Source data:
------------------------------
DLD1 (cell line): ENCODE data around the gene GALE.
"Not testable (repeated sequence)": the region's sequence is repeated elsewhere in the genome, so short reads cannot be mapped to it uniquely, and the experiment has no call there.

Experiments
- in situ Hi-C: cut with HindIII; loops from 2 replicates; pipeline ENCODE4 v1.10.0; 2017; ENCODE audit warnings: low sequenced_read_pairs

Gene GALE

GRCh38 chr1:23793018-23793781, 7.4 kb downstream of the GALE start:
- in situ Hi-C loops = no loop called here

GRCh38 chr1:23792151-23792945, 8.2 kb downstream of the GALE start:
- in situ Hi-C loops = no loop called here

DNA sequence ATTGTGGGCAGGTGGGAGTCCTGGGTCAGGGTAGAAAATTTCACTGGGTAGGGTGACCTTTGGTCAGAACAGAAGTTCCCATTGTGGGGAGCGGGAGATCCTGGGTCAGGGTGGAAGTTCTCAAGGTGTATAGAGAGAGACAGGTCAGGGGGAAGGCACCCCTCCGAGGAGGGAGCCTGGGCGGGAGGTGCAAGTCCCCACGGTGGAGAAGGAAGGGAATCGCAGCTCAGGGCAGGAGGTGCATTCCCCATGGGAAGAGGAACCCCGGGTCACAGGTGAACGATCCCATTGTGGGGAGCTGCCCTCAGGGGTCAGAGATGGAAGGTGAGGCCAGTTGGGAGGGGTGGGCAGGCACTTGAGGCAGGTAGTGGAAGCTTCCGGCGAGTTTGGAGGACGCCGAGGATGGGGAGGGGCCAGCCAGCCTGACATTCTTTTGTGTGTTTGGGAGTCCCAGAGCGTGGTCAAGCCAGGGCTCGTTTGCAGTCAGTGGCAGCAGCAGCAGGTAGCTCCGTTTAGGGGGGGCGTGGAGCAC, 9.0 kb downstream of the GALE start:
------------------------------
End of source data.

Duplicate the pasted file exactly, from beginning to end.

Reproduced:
DLD1 (cell line): ENCODE data around the gene GALE.
"Not testable (repeated sequence)": the region's sequence is repeated elsewhere in the genome, so short reads cannot be mapped to it uniquely, and the experiment has no call there.

Experiments
- in situ Hi-C: cut with HindIII; loops from 2 replicates; pipeline ENCODE4 v1.10.0; 2017; ENCODE audit warnings: low sequenced_read_pairs

Gene GALE

GRCh38 chr1:23793018-23793781, 7.4 kb downstream of the GALE start:
- in situ Hi-C loops = no loop called here

GRCh38 chr1:23792151-23792945, 8.2 kb downstream of the GALE start:
- in situ Hi-C loops = no loop called here

DNA sequence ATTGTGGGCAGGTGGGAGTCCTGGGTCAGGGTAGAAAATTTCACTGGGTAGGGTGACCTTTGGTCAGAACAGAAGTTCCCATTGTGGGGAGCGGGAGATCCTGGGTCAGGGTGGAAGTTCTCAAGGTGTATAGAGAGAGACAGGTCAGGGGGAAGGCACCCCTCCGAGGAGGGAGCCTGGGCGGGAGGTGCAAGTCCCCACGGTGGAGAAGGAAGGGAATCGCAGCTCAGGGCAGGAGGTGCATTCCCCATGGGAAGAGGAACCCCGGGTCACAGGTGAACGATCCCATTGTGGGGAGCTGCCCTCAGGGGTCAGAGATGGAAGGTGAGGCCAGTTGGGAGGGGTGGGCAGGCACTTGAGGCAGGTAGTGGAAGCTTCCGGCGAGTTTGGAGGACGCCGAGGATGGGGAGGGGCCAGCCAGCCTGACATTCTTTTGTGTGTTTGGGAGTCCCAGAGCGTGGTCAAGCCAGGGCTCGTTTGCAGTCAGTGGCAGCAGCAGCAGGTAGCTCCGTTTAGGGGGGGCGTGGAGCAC, 9.0 kb downstream of the GALE start: